– PS awhile back there was an extended conversation on that somewhere at RC – things got interesting. for a gray gas with no solar heating, setting aside latitudinal, seasonal, diurnal, and other variations, the temperature profile above the tropopause tends toward an equilibrium profile with cooling with height (weak enough to not be part of the troposphere) toward a skin temperature at the top. Warming below and increasing the amount of a well-mixed gray gas should then, in equilibrium, compress this temperature profile toward TOA, but without changing the skin temperature, so warmer temperatures migrate upward. There could still be some temporary cooling in places due to the equilibration of the stratosphere that occurs while the surface and troposphere are still warming up. When the atmosphere is very optically thin then the whole atmosphere would tend toward the skin temperature except within the troposphere. With solar heating, there is additional absorption that must be balanced by additional emission, requiring higher temperatures (which will be distributed more broadly then the solar heating because of the absorption of the additional emission by other layers or the surface – although if this solar heating would otherwise have occured at the surface or troposphere, having it higher up would of course have a cooling effect at the surface+troposphere, which would be partially cancelled by the additional LW flux from above) – if the density of a greenhouse gas increases, less additional emission per molecule is required so there generally can be some additional stratospheric cooling, which persists into full equilibrium (depending on what the SW feedbacks are), when more greenhouse gas is added. With non-grey gases, it is possible to have stratospheric cooling at full equilibrium without the presence of solar heating (though solar heating could add to this cooling); it is important to consider how the sensitivity of the Planck function to temperature varies with wavelength; at some wavelengths there could be net LW cooling while net LW heating occurs at others, depending on temperature and the spectra of the gases – see (net LW cooling – pretty sure this is for clear air but I mention clouds in the following too) – note that this would look differently if the vertical scale were proportional to pressure (upper layers would be very compressed) and even more so if proportional to optical thickness (at least in the troposphere, line broadenning decreases with height – which means the upper atmosphere is somewhat inflated at/near line centers but more compressed away from line centers; meanwhile the line strength also changes with height – anyway at most wavelengths and through most of the atmosphere so far as I know, an optical thickness scale compresses the higher layers even more than a pressure scale (especially for H2O which is concentrated near the surface, but I think it’s the opposite for O3 which has a higher mixing ratio in the stratosphere; cloud layers can dominate the picture where they occur), but pressure is a good place to start from for getting a sense of how this works. We expect a combination of these patterns:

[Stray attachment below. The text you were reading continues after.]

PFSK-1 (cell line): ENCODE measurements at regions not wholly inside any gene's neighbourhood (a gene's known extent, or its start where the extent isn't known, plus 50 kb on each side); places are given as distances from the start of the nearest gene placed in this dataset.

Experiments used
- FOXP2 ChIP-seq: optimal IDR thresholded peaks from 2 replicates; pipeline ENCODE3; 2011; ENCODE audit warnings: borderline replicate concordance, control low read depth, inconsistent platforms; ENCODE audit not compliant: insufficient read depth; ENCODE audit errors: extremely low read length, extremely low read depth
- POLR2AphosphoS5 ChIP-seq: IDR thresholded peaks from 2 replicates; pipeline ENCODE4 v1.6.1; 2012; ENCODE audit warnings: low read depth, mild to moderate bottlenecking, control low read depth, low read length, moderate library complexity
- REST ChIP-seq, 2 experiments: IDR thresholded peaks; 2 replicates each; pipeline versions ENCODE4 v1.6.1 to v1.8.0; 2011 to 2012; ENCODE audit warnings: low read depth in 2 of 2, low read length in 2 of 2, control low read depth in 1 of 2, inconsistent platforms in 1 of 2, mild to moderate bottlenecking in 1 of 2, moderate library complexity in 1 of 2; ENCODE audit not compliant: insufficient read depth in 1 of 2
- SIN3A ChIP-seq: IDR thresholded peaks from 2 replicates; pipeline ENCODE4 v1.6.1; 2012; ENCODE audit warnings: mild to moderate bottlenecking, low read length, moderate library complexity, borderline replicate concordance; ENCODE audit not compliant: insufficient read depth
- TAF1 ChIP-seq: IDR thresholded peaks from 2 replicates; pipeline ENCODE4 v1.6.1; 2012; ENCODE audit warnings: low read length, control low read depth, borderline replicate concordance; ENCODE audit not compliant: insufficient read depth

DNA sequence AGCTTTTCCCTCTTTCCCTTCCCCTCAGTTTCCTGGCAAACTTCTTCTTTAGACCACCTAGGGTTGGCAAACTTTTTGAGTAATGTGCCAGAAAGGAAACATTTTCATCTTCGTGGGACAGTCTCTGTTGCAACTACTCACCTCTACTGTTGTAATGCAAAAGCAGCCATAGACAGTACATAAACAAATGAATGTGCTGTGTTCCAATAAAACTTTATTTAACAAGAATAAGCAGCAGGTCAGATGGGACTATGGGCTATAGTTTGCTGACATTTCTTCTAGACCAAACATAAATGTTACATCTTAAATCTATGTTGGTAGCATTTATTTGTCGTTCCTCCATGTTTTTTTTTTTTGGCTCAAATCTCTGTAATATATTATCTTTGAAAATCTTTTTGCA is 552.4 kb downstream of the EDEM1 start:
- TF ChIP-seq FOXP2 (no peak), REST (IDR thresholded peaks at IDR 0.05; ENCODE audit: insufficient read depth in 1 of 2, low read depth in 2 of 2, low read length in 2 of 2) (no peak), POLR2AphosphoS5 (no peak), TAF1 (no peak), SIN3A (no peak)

1. Going through the spectrum (or from clear to cloudy conditions), increases in opacity remove net LW cooling from the surface and transfer it at first evenly over the atmosphere or evenly over the distribution of gases and very very thin clouds however they are distributed, and then concentrate this net LW cooling upward toward TOA or toward the tops of thickenning cloud or water vapor layers (where there are cloud layers and the temperature increases with height, there would tend to be warming of the bases of cloud layers; maxima in net LW cooling in between the surface and TOA attributed to H2O vapor are occuring near the effective TOA for H2O optical thickness; CO2 and generally some other gases and clouds at higher levels can reduce the net LW cooling from H2O and transfer some of that net LW cooling to higher levels).

    2. the net LW cooling will be larger at higher temperatures and smaller or negative at lower temperatures, so the upper stratosphere and lower tropopshere and surface (places recieving more solar heat directly or via convection, or generally with fewer LW photon emissions and absorptions required to deliver that energy from where solar heat was absorbed) will tend to have greater net LW cooling. Net LW warming or reduced net LW cooling could occur at the surface and surface air in a surface-level inversion (such as nocturnal or polar) or likewise on the cold side of a front.